Day hikers can explore the foothills bordering La Quinta on The Cove to Lake Trail.

The 6.6-mile out and back trail heads across the Santa Rosa and San Jacinto Mountains National Monument on its way to scenic Lake Cahuilla. Parts of the route sometimes are referred to on maps and guidebooks as the Morrow Trail.

Explore the Cove to Lake Trail on Day Hike

Cove to Lake Trail topo map

To reach the trailhead, from Calif. Hwy. 111 in La Quinta, take Washington Street south. Next, turn right/west onto Eisenhower Drive. At Avenida Bermudas, go right/southwest; be aware that the street name changes to Calle Tectate. Turn left/south into the parking lot for the trailhead, which is directly across the street from Avenida Ramirez.

From there, you’ll cross the sandy, gradually ascending wash that sits at the Cove Oasis’ head.

At 0.5 miles, the path reaches the Boo Hoof Trail. Go onto the Boo Hoff then at the next trail junction turn left/southeast to remain on The Cove to Lake Trail proper.

Explore the Cove to Lake Trail on Day Hike

Among the spring wildflowers blooming along the Cove to Lake Trail is the desert five-star.

March through April  marks a great time to hike the trail as desert wildflowers often can be seen. Among them are the desert five-spot and the ghost flower.

The magenta desert five-star is easy to spot with its colorful petals against the tawny scrubland. Five pink to red circles on the petals form a dot-to-dot circle.

The white to manila ghost flower does not produce nectar so relies on mimicry to pollinate. It looks like the sand blazing star and so deceives the Xeralictus bee into checking it out.

At 0.67 miles, a side trail heads into the foothill to the left/northeast. Stay on the main trail.

Shortly after that junction, the trail turns steep as it enters the foothills. This 1.5-2 mile stretch of the hike includes two crests with the highest elevation and some ups and downs. In all, you’ll gain about 290 feet in elevation from the trailhead to each crest. As a reward for the effort, on the crests you’ll get nice views of the Salton Sea in the distance.

Explore the Cove to Lake Trail on Day Hike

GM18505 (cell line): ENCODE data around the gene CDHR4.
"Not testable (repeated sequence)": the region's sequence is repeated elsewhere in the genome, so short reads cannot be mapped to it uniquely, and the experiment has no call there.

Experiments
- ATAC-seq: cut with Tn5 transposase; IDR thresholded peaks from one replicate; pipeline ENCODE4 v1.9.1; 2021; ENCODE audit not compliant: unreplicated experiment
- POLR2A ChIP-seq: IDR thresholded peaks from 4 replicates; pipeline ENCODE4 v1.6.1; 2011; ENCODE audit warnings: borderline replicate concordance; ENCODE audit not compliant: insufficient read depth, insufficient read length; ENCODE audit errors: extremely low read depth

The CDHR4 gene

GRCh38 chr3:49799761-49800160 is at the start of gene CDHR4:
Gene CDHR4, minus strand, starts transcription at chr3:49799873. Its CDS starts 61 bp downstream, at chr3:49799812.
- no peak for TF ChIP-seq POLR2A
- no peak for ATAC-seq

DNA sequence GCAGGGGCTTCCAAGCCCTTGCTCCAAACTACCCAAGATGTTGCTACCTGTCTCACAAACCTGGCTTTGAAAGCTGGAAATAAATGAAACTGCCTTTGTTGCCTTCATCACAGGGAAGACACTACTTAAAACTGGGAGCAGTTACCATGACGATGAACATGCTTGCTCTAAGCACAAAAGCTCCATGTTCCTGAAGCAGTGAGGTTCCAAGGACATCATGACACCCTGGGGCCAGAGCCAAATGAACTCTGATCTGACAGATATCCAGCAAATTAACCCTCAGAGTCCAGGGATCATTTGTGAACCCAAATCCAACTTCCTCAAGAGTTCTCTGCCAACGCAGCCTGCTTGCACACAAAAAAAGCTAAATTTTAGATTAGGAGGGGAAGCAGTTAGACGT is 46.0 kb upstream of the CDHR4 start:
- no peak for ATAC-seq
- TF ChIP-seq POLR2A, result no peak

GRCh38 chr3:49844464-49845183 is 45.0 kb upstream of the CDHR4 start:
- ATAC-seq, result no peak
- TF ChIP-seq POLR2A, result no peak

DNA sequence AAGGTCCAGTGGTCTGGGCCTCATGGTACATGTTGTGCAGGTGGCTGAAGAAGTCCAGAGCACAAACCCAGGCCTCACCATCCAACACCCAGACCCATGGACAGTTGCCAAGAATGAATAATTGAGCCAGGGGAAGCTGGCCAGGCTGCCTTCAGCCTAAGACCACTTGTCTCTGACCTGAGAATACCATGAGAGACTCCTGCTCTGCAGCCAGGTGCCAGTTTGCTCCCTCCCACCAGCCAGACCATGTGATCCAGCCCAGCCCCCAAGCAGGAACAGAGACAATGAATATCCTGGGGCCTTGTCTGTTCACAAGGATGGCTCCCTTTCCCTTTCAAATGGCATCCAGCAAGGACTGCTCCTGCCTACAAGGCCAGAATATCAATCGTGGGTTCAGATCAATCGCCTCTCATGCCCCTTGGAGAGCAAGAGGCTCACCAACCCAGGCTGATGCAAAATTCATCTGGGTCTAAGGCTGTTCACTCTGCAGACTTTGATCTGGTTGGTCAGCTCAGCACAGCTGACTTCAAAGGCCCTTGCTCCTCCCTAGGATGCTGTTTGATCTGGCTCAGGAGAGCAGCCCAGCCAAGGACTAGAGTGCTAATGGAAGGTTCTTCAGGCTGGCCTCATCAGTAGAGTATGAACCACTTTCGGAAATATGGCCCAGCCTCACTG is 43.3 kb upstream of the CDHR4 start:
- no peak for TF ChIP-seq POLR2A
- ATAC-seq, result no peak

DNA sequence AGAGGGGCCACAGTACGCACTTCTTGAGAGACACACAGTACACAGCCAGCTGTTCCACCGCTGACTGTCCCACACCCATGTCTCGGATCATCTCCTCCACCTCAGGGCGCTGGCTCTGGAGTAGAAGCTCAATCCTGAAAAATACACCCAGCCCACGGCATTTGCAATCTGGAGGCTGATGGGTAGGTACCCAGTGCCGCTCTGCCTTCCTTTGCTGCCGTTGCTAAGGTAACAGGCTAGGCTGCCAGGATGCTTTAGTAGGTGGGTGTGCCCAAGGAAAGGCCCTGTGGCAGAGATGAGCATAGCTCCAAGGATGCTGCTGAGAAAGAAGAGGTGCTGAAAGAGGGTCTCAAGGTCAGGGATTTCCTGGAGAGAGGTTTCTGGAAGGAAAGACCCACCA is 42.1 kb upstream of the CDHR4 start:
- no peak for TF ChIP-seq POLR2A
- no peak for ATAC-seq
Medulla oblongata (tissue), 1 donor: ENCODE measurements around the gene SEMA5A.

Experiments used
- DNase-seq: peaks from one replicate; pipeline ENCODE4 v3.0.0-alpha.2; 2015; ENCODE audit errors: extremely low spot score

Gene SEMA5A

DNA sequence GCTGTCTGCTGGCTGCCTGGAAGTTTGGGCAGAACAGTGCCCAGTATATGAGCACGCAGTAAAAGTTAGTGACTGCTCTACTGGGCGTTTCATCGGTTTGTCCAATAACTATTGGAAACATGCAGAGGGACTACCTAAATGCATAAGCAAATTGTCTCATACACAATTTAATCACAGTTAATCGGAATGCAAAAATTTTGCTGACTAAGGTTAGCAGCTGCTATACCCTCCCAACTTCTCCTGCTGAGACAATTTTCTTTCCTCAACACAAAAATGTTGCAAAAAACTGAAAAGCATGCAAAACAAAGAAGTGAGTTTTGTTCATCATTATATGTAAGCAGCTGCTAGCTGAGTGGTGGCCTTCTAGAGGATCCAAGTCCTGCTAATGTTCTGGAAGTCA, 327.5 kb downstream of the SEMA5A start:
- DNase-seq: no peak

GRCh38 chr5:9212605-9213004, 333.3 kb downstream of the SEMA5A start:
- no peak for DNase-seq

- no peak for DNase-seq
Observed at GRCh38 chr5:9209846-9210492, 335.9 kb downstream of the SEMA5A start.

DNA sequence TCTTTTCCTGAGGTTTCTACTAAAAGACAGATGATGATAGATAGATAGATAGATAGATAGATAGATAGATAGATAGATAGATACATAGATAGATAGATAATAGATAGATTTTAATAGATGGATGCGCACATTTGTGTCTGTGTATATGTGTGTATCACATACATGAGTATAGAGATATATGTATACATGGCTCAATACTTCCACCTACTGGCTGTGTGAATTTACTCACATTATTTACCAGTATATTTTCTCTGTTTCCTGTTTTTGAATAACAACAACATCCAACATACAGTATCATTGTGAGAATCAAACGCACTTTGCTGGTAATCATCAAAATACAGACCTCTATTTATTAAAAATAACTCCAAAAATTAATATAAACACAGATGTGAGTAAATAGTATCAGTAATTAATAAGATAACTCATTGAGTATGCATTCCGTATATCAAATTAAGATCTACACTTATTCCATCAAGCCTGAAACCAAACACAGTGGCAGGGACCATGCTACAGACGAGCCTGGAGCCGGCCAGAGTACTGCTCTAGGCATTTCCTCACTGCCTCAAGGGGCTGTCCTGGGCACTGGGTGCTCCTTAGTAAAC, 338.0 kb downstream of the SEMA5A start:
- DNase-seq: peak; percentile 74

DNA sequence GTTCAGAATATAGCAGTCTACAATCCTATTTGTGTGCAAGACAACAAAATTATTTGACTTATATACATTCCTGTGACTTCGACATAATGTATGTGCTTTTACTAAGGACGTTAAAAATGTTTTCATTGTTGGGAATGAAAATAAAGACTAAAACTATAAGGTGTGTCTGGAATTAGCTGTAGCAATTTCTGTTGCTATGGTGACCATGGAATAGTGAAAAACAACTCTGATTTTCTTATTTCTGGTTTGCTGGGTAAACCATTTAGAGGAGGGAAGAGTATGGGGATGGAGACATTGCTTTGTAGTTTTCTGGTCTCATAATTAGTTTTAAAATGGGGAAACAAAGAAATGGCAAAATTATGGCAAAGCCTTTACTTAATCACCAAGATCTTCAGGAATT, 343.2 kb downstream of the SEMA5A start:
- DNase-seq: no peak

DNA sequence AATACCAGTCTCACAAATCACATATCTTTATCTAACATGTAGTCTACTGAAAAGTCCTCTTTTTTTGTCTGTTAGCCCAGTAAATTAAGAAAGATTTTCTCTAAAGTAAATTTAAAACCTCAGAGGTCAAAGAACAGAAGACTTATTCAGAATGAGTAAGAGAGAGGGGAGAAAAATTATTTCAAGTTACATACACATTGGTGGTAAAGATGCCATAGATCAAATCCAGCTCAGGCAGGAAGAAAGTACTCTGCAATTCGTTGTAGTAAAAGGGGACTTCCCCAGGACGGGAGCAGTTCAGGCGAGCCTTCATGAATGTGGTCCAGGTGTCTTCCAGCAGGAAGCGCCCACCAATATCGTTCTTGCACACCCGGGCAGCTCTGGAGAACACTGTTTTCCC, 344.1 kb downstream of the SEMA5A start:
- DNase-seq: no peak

The ghost flower blooms March through May on The Cove to Lake Trail.

Bighorn sheep often are spotted on the foothills and nearby golf courses. The sheep soon could be limited to the foothills, though, as plans call for erecting 9.5 miles of fencing to keep them out of town. Twelve sheep recently have died from various causes related to feeding on the golf courses – drowning, poisoning by eating oleander, struck by a car, and pneumonia spread when lambs ate too closely together.

In short order, the trail crosses a divide in the ridgeline and descends through a wash toward Lake Cahuilla. The foothills on the divide’s north side are the Coral Reef Mountains – so named because they look like their namesake (but aren’t such fossils remains) – while the Santa Rosa Mountains are to the south.

After passing a few long ponds, you’ll come to The Quarry at La Quinta development. Stay north of this golf club, as the trail hugs the foothill and veers toward the lake.

At 3.3 miles, the trail reaches Lake Cahuilla. It first passes through La Quinta County Park and then the Lake Cahuilla Recreation Area.

Explore the Cove to Lake Trail on Day Hike

Lake Cahuilla is a man-made reservoir along The Cove to Lake Trail.

Lake Cahuilla’s sparkling blue waters nicely reflect the rocky Coral Reefs and Santa Rosas, and after crossing the dusty brown desert, is a pleasant visual relief. The Jack Nicklaus Golf Course of PGA West fame is on the lake’s far side.

The waterbody is named after ancient Lake Cahuilla, which during the last Ice Age covered much of the Coachella Valley. It’s not a remnant of that ancient lake, however, but a man-made reservoir to prevent flooding from snowmelt and rain flowing out of the Santa Rosas.

After taking in the lake, retrace your steps back to the cove. Alternately, to keep this an easy day hike, have someone drop you off at the trailhead and then pick you at the county park or recreation area.

The entire trail is open to the sun, so be sure to don sunscreen, sunglasses and hat as well as bring plenty of water. Quality hiking boots for the sandy wash and a trekking pole to maintain your footing on the trail’s steep portion are recommended. Carry cash, as you will have to pay to use some of the recreational area’s facilities.

Lead photo caption above: A smoke tree grows in the sandy wash of The Cove to Lake Trail.





Image Sources

  • Cove to Lake Trail topo map: Rob Bignell
  • Among the spring wildflowers blooming along the The Cove to Lake Trail is the desert five-star.: Rob Bignell
  • The ghost flower blooms March through May on The Cove to Lake Trail.: Rob Bignell
  • 05-lake-cahuilla-is-a-man-made-reservoir-along-the-cove-to-lake-trail.: Rob Bignell
  • A smoke tree grows in the sandy wash of The Cove to Lake Trail.: Rob Bignell